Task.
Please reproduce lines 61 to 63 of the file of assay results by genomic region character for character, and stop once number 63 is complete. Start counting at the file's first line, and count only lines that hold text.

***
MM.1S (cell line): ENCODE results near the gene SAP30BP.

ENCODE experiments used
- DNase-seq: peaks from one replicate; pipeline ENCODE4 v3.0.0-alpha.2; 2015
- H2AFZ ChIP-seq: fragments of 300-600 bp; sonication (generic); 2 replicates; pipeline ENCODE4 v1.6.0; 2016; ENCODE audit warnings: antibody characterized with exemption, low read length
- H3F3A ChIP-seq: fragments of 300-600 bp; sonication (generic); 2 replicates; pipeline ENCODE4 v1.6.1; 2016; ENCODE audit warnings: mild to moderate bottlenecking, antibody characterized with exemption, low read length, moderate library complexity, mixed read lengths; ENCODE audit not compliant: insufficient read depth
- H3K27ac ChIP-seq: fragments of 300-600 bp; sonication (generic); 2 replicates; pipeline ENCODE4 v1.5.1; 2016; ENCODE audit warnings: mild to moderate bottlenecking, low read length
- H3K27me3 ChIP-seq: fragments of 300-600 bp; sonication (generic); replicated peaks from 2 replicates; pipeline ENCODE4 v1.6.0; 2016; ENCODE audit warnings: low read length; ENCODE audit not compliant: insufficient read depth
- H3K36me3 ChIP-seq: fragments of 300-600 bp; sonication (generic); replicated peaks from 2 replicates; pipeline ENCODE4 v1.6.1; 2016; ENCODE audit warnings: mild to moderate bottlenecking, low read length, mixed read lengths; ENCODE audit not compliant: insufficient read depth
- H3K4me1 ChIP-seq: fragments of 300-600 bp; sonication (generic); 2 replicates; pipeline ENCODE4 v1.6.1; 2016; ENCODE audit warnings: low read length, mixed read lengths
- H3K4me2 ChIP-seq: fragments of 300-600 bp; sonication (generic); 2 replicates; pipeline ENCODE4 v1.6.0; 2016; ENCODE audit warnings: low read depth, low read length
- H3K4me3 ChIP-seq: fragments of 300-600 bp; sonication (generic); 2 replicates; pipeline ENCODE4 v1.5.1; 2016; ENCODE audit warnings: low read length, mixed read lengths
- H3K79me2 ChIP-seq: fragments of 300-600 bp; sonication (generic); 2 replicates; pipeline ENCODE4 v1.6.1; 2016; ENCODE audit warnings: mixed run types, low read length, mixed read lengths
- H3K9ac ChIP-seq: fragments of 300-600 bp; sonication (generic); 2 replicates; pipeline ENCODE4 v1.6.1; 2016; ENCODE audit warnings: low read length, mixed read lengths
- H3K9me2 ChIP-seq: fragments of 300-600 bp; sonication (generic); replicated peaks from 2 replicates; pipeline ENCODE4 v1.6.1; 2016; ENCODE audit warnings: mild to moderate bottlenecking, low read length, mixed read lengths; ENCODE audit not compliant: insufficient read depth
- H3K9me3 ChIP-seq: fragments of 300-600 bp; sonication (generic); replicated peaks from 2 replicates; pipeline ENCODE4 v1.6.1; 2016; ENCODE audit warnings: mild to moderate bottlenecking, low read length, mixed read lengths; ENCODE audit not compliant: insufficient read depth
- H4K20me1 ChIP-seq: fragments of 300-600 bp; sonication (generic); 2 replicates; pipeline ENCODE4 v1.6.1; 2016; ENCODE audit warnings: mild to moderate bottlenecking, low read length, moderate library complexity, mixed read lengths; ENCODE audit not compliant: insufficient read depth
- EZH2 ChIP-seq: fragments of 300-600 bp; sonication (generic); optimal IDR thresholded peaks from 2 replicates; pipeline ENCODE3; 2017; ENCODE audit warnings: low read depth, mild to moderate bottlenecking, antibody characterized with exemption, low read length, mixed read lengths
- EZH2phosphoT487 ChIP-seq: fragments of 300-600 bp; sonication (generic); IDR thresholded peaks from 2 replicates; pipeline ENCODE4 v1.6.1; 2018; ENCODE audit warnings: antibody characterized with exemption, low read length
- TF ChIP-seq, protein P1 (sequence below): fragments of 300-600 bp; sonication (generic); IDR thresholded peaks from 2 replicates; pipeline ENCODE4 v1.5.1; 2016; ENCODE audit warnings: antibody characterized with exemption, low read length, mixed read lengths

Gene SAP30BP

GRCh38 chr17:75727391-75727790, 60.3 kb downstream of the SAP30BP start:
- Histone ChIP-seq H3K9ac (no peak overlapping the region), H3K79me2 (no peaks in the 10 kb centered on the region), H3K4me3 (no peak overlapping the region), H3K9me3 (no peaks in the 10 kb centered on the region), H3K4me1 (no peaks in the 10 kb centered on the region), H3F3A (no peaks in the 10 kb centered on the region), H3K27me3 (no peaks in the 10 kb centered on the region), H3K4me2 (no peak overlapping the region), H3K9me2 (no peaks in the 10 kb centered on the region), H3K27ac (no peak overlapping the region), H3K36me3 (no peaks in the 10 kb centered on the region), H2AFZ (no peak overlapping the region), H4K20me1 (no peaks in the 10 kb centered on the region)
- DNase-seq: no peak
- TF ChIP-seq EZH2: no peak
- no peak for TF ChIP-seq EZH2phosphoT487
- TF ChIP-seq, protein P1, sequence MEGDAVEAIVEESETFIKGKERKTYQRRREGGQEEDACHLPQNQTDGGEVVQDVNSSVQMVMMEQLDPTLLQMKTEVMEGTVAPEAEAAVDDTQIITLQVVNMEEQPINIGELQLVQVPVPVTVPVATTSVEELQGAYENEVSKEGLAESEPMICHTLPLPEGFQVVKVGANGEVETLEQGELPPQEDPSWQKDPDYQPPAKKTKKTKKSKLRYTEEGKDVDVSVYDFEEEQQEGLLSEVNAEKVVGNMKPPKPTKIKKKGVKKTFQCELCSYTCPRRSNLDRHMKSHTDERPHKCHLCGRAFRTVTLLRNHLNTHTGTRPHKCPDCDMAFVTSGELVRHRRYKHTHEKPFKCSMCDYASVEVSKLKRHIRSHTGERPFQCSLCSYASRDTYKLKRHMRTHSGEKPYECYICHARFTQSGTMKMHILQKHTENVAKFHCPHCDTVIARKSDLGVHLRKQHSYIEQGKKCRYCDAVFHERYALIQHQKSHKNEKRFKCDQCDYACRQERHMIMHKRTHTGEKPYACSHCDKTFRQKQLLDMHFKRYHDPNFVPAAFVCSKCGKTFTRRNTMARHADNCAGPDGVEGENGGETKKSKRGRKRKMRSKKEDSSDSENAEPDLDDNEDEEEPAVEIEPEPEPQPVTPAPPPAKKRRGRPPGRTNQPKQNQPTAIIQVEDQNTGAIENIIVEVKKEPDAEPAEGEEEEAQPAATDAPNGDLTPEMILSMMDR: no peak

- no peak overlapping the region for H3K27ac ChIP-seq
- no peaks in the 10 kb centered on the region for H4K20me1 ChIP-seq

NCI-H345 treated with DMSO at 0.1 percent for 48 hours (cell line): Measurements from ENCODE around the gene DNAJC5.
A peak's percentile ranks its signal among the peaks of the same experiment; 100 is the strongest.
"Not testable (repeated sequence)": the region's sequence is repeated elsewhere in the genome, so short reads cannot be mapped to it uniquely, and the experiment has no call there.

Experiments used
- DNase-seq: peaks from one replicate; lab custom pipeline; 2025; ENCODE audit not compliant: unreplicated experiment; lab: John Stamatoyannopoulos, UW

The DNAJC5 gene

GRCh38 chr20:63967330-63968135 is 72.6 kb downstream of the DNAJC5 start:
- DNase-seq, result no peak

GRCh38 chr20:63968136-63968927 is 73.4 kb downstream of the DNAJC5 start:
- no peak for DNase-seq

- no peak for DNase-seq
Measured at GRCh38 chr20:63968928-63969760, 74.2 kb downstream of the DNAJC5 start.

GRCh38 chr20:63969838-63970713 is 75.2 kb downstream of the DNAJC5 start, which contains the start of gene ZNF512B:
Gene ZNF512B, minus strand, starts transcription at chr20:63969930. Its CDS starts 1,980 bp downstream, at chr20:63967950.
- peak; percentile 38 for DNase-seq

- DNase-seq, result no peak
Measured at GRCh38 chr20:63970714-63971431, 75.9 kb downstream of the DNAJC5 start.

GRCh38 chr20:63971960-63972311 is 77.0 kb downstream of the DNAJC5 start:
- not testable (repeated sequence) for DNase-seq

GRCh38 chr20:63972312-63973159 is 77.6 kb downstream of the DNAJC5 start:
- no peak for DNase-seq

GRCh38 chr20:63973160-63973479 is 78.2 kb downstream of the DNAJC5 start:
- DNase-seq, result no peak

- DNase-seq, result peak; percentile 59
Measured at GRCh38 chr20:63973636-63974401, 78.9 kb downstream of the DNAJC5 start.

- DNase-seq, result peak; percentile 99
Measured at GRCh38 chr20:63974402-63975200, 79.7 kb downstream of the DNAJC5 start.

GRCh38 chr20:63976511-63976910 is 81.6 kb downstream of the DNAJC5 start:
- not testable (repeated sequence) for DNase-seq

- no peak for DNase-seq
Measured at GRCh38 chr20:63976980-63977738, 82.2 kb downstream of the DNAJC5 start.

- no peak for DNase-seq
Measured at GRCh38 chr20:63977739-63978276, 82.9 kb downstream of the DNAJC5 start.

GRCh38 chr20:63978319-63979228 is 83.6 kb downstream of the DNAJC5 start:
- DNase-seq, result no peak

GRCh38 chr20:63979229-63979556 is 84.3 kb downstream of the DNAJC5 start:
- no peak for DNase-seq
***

Measured at GRCh38 chr20:63977739-63978276, 82.9 kb downstream of the DNAJC5 start.

GRCh38 chr20:63978319-63979228 is 83.6 kb downstream of the DNAJC5 start:
- DNase-seq, result no peak